The general consensus amongst those who know a ton about these things, like DVM/PhD nutritionists who run Iditarods with performance dogs such as Dr. Arleigh Reynolds (he spoke at a great BlogPaws session), is this: performance dogs may benefit from the additional protein and/or fats in low carb foods. For the average dog, the extra calories just tend to make them fatter.

brodydish2

Don’t you look smart.

4. Most dogs don’t need a grain free diet either.

If you want to go grain free for your dog, it won’t hurt them. But ask yourself: why? People usually assume grain free diets are better for dogs based on one of a few ideas: grains are covered in glutens and glutens are bad; or grains are carbs and carbs are bad.

Gluten free diets are all over the place these days because of the incidence of celiac disease, a real and devastating condition in people. But with the exception of one subset of Irish setters, it doesn’t occur in dogs.

Is grain free = low carb? Not necessarily. Potatoes, a common grain free source of carbs, have a higher glycemic index than brown rice and are all over the place in grain free dog diets. Besides, dogs are fine with carbs (see 3.)

Or do you think your dog is allergic to grain?

5. Most dogs aren’t allergic to grains.

Of all cases of allergies in dogs, food allergies only comprise 10% of them. And of those food allergic dogs, the 5 most commonly diagnosed allergies are: beef, dairy, chicken, lamb, and fish. Are grain allergies possible? Yes. Likely? No. If you’re feeding a grain free beef formula because you think your dog is allergic to wheat, consider a food trial to confirm your suspicions.

6. There is no one ideal food for your dog.

Anyone who says ‘this and only this brand/line is all that will ever be appropriate’ is lying. There are always options (even prescription diets are usually available from multiple manufacturers), and unless your dog has a specific medical condition you’re treating with diet I encourage people to try different foods and see what works best. As I’ve said before, I rotate foods all the time. If you try the most pricey food in the store and your dog gains 15 pounds, starts flaking off greasy dandruff, or starts pooping 6 times a day, who cares what the bag or the guy in the apron stocking shelves said? Do what works for you.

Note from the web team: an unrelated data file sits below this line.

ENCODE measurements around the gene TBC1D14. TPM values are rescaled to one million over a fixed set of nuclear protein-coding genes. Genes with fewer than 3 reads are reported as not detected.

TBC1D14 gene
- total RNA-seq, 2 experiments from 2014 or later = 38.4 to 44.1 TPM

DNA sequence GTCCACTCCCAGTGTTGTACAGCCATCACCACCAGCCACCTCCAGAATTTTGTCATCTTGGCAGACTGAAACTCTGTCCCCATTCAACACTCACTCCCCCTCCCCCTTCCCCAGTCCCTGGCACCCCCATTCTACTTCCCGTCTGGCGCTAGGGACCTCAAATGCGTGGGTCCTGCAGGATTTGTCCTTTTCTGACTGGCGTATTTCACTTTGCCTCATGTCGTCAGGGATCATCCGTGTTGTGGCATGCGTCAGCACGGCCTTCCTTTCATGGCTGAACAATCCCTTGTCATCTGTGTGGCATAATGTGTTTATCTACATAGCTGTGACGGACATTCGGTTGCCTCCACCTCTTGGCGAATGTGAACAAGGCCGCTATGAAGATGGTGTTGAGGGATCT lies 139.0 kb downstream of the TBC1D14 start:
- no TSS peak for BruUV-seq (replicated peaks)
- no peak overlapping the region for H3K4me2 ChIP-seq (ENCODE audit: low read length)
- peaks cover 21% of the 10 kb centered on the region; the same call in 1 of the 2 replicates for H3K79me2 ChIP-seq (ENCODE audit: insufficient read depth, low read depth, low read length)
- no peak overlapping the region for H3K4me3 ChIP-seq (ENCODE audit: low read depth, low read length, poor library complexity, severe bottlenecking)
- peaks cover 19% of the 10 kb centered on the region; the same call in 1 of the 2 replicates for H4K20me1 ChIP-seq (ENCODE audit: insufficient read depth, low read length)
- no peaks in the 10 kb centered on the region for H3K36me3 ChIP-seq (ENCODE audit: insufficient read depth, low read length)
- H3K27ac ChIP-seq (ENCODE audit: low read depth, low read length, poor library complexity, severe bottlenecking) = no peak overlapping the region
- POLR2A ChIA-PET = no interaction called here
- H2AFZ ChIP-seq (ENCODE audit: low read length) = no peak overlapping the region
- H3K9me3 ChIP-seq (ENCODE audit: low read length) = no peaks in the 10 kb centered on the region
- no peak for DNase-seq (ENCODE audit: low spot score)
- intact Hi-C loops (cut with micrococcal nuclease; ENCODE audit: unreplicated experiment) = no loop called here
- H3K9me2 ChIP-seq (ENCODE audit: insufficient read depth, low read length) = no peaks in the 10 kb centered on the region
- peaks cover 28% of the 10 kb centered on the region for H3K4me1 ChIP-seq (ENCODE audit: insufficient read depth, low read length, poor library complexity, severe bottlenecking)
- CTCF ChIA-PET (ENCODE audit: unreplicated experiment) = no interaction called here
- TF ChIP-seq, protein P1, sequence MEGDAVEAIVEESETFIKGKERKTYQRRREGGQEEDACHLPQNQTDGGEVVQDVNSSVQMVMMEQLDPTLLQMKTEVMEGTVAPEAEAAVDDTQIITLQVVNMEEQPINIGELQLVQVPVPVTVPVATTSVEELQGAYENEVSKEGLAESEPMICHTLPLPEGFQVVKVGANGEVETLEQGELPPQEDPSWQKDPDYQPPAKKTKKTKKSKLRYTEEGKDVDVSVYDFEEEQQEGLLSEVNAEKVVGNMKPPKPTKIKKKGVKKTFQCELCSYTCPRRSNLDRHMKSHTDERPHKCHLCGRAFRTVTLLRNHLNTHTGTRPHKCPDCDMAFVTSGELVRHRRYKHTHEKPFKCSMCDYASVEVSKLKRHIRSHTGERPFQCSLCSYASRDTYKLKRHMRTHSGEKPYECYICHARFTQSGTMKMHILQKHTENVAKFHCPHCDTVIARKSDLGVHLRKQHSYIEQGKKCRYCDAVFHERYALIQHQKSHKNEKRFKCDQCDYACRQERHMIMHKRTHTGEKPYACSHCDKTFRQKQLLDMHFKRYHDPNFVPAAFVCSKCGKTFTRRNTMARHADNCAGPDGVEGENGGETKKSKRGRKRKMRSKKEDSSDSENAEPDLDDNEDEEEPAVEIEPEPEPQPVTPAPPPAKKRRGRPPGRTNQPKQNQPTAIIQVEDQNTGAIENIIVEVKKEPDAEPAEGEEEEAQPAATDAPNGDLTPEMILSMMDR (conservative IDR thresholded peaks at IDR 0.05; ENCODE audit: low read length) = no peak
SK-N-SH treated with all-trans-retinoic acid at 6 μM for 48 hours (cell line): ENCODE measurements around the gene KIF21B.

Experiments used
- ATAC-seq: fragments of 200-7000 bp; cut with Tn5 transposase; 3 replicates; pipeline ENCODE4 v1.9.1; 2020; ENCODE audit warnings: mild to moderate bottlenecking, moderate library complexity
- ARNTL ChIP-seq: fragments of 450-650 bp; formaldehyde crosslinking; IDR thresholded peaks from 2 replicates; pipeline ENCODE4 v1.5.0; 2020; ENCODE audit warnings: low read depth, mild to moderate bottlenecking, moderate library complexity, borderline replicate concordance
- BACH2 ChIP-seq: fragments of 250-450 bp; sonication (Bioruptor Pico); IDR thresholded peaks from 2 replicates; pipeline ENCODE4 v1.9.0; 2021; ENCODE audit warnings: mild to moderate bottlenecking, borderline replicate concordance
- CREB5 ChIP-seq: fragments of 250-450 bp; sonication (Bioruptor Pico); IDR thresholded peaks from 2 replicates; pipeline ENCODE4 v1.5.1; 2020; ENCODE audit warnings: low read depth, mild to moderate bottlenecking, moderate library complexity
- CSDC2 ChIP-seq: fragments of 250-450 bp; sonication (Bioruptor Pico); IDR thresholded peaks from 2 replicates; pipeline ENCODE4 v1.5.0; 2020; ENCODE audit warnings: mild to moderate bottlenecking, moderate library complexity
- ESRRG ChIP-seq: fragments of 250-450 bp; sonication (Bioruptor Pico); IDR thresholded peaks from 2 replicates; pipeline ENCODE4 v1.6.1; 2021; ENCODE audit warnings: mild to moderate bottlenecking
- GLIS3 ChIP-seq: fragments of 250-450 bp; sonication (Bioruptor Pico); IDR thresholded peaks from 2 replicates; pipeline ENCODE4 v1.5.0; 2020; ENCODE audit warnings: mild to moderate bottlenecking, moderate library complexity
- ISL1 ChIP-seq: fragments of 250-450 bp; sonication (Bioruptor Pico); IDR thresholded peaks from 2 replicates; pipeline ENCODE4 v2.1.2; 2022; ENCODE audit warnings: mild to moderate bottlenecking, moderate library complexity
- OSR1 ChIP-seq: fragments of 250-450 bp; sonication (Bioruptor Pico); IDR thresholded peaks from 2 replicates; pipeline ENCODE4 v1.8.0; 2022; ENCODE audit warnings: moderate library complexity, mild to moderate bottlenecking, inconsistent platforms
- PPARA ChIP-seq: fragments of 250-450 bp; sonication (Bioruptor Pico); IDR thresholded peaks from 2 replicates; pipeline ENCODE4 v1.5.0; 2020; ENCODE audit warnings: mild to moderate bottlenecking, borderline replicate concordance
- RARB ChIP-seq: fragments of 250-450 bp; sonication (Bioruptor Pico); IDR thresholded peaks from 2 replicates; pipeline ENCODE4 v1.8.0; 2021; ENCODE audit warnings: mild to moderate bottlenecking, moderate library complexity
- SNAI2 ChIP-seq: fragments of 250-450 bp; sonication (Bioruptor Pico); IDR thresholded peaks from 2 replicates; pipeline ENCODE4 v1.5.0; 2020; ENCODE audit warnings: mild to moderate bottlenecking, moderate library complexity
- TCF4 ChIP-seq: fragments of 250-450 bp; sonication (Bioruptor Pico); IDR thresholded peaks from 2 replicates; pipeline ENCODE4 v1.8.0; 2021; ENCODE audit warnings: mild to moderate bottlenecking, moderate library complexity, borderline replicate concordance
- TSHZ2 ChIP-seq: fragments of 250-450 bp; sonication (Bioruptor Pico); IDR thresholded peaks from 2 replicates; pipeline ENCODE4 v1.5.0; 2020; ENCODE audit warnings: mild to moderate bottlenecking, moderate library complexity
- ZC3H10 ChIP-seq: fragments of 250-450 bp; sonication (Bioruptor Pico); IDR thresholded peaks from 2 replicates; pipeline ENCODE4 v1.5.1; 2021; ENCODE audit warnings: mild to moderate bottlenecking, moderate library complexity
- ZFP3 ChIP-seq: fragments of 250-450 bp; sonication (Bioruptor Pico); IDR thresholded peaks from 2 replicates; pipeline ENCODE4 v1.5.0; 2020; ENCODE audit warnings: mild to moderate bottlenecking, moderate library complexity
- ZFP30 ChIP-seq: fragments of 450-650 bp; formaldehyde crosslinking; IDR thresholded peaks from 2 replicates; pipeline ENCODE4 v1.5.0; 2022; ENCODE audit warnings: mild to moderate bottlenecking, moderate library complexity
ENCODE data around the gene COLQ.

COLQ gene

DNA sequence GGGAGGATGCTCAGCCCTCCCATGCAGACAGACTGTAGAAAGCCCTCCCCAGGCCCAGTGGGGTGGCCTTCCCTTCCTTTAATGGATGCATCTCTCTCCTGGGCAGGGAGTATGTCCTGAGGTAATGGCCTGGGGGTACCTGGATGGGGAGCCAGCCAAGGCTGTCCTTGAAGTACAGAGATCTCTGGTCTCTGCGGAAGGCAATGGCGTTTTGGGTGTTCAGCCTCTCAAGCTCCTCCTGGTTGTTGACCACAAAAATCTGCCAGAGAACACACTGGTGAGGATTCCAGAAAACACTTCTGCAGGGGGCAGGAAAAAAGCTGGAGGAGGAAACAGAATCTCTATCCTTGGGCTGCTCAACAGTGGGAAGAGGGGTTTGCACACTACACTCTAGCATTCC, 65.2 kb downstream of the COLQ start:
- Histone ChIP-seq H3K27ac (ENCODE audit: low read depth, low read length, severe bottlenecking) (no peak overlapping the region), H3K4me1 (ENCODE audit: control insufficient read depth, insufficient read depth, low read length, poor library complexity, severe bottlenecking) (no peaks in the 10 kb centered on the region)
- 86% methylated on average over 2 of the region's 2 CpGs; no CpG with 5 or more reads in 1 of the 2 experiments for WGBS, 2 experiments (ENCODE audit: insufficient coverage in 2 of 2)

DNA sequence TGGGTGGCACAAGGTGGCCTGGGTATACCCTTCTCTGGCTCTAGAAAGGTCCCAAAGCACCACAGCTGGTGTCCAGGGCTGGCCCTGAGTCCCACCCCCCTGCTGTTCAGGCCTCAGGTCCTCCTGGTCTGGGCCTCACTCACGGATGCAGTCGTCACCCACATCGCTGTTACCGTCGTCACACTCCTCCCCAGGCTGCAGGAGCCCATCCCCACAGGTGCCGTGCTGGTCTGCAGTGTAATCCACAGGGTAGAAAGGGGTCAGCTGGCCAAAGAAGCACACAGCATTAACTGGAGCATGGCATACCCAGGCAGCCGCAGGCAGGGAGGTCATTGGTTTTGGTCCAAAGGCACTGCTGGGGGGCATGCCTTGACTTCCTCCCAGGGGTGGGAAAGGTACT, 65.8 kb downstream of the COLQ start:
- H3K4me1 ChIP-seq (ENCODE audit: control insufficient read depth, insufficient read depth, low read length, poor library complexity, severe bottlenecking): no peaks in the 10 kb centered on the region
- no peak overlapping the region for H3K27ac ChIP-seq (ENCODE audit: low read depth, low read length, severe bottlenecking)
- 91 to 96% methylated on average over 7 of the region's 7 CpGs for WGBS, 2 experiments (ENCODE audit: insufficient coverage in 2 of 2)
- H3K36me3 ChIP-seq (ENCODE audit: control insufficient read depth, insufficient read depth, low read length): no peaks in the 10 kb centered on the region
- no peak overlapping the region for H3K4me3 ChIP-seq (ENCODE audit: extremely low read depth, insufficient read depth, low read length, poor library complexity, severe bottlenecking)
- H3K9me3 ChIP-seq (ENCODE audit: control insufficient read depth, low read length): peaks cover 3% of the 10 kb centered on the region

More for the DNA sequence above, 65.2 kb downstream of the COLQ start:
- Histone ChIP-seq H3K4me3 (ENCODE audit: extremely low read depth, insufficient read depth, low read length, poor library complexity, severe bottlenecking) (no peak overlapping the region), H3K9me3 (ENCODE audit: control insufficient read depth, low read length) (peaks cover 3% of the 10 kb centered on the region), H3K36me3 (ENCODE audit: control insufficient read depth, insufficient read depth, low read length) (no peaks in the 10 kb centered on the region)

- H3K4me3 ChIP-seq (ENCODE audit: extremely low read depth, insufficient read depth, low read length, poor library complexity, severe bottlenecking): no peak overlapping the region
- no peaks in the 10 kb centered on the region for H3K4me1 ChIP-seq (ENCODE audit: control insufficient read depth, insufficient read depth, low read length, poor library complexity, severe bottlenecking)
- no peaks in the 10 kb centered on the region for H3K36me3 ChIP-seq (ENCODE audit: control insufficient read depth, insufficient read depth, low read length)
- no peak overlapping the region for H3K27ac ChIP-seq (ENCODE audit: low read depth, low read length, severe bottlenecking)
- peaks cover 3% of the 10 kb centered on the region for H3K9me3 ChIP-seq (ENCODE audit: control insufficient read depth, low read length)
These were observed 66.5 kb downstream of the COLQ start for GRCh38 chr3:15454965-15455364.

7. If your dog’s overweight, get that sorted out before worrying about corn and byproduct meal.

I’m not certain exactly what so many people think corn is going to do to their dog, but they are certain it’s going to do something bad so prescription weight loss food is out of the question for their 115 pound Akita who can barely walk. Then they put the dog down when both knees go out. This is a true story from my clinic, which happened after 6 months of begging the owner to put the dog on a diet, any diet, corn or no.

Don’t focus so much on what might happen that you miss the real danger happening right in front of you.

koadish

Koa lost 12 pounds (non diet food, just portion control) after we adopted her and was all the happier for it.

I talk more about how to decipher food names, ingredients, and what I tell people when they ask me to make a food recommendation in prior posts linked here.

Got your own pet rules? And should I do a cat one?

*If you’re one of those uncommon home cooking owners, awesome for you. That is not said sarcastically. I know it takes a lot of work. And if you’re a raw feeder, I accept that you have researched it and know what you’re doing and disagree with feeding kibble. Go forward and BARF and peace be with you. 
 
** See *. I’m talking to the rest of the crowd.

Pawcurious: With Pet Lifestyle Expert and Veterinarian Dr. V.